How to Build a Decision Making Model for Your Marketing Strategy

By | Small Business

decision-making-model

We’ve heard this question before, “I’m looking for ‘X’ and I need it done by ‘Y’”. Where do you begin? How do you answer those questions?

Forty or fifty years ago, you would either call information, look in the yellow pages or the newspaper and hope that something relevant was available. Nowadays, we can find everything with an available connection and a couple of clicks. With this kind of power in the hands of consumers, more and more people are doing basic and extensive research on the almighty ‘X’ before the purchase process even begins. Within the buying process and in all aspects of marketing, there’s a decision making process. Whether you’re buying groceries for your family or a multi-million dollar piece of equipment for your organization, there’s a process and model around that decision. Let’s create an example and walk through some of the steps associated with the decision making process, create an example to follow along and pull away some tips for your team’s process.

Pinpointing a Specific Problem/Need

First, there needs to be a need or issue the end user is trying to solve. Remember the question at the beginning of the post? “I’m looking for ‘X’ and I need it done by ‘Y’”. The most likely place to begin would be a google search. This is a very common occurrence with most buyers as 77 percent begin their business purchases with a google search.

Let’s create our example. Eric is an owner of a small bed and breakfast and has just had one of his washers of five years begin to make louder noises than usual. “Is that my washer making that noise? What seems to be the problem?”

He has identified that something is wrong with his washer, but he’s not sure what is making the noise (just yet).

Pull away Tip: Understand the problems that your potential customers experience. What problems and needs are they facing? Where are they looking for answers to these needs? Have your top-level content (ebooks, white papers, analyst reports, blog posts) focused on the problems and needs your business can answer to be apart of the initial conversation.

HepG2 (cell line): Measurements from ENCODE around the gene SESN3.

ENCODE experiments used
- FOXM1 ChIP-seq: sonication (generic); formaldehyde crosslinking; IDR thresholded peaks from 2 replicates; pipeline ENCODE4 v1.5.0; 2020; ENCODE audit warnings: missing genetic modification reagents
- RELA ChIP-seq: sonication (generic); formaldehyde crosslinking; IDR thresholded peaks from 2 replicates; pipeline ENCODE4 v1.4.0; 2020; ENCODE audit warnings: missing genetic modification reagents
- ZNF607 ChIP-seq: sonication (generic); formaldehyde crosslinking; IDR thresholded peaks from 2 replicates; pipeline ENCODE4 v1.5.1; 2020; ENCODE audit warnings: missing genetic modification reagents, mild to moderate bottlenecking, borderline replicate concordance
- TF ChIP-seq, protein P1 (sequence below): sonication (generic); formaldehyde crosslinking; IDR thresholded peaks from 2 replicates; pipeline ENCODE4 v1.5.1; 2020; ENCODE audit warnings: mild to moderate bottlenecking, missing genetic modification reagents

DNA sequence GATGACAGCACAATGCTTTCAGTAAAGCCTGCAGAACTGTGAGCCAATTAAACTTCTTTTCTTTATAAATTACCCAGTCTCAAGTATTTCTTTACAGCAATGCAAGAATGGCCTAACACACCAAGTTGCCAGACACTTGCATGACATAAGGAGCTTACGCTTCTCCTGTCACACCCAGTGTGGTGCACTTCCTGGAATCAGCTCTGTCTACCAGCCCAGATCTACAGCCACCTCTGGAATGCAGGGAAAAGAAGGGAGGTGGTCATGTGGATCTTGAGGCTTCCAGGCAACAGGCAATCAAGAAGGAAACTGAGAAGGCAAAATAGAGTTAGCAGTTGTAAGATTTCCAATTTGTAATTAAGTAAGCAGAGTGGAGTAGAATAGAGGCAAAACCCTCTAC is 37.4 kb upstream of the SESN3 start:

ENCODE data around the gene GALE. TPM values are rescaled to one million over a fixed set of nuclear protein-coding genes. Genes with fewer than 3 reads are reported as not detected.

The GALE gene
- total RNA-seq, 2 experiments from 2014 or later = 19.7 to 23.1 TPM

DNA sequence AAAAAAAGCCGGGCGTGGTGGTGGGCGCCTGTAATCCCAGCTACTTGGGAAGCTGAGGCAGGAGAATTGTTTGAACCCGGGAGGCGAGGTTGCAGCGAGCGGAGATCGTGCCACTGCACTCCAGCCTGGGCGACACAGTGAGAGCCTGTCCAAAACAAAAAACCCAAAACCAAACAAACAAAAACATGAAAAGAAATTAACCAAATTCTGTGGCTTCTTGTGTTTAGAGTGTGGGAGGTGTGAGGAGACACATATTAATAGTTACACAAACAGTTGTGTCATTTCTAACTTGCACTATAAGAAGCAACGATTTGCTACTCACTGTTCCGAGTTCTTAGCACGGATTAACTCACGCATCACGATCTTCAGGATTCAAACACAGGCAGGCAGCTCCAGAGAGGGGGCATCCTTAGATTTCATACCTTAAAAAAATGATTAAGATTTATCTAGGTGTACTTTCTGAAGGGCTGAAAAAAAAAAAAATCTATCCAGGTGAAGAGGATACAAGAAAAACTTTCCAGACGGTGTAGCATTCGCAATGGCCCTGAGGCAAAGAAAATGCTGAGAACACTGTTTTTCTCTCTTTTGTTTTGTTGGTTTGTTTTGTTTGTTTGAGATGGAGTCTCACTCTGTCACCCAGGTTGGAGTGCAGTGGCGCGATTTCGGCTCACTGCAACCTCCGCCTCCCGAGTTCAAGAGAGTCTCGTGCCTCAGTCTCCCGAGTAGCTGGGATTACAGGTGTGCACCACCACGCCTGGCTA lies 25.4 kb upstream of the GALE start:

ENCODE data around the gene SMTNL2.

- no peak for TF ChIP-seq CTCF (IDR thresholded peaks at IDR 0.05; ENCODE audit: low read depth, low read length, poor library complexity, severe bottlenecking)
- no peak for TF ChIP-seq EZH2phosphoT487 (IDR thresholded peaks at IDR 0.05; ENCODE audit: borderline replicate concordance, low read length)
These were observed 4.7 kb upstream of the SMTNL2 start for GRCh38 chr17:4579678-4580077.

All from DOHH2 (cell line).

Considering All of Your Options

Once the problem is pinpointed and the need is there, now its time to consider all of your options and get into the specifics. Now that we are moving to identifying exactly what ‘X’ is, we can also begin to focus on ‘Y’.

After Eric takes a quick peek at the washer, he gets to his computer to get information on his problem. He looks up “loud and noisy washer” into google to see if other people have experienced the same issue. At over 678,000 results, a lot of people have experienced this issue!

decision-making-model-example

After clicking on one of the results, he finds out that there’s more than one reason for his ‘loud and noisy washer’. It could be the drain pump, drive belt, drive motor. By considering all of the options, he discovers through his research that the noise only happens after the spin cycle is complete, signaling that the drain pump may be restricted or out of commission.

Pull away Tip: Your buyer is now focused on solidifying his initial problem. This is a great time to have your content (webinars, comparison docs) working double time! Make sure to identify the proper keywords of those initial buyers problems and provide the thought leadership for them! Targeted content to the buyers needs is essential to providing that much needed continued pace down the funnel.

Fully Intent On Making a Purchase

We have a specific need and have now identified the specific problem, now its time to move forward and purchase ‘X.’ This is also where our ‘Y’ begins to take shape and gets resolved.

Now that Eric has considered all of his options and has gathered that his issue is the drain pump, he is now ready to buy! Which drain pump should he buy? Where should he go to buy? How is he going to install it (himself or hire a professional)? These are all questions that can potentially run through Eric’s head as he’s now identifying companies to make a purchase. Based on the recommendation he received in solidifying his problem earlier, he notices that the company that helped solidified his problem has a part locator on its website! Eric can now find the right part and make the order.

Pull away Tip: With the many different choices and options we have today as to where we can buy and how for that matter, we need to keep offers at this stage straight and to the point! “Request a Quote” “Request a Consultation” and “Talk with one of our experts” are great taglines to use on Calls-to-Action throughout your website to continue them towards the point of purchase.

Understanding your buyer’s decision making process is an important step moving your company forward. Then and only then can you see your marketing in action!

What parts of the model do you have in place and which parts are you looking to improve?ip

This article was syndicated from Business 2 Community: How to Build a Decision Making Model for Your Marketing Strategy

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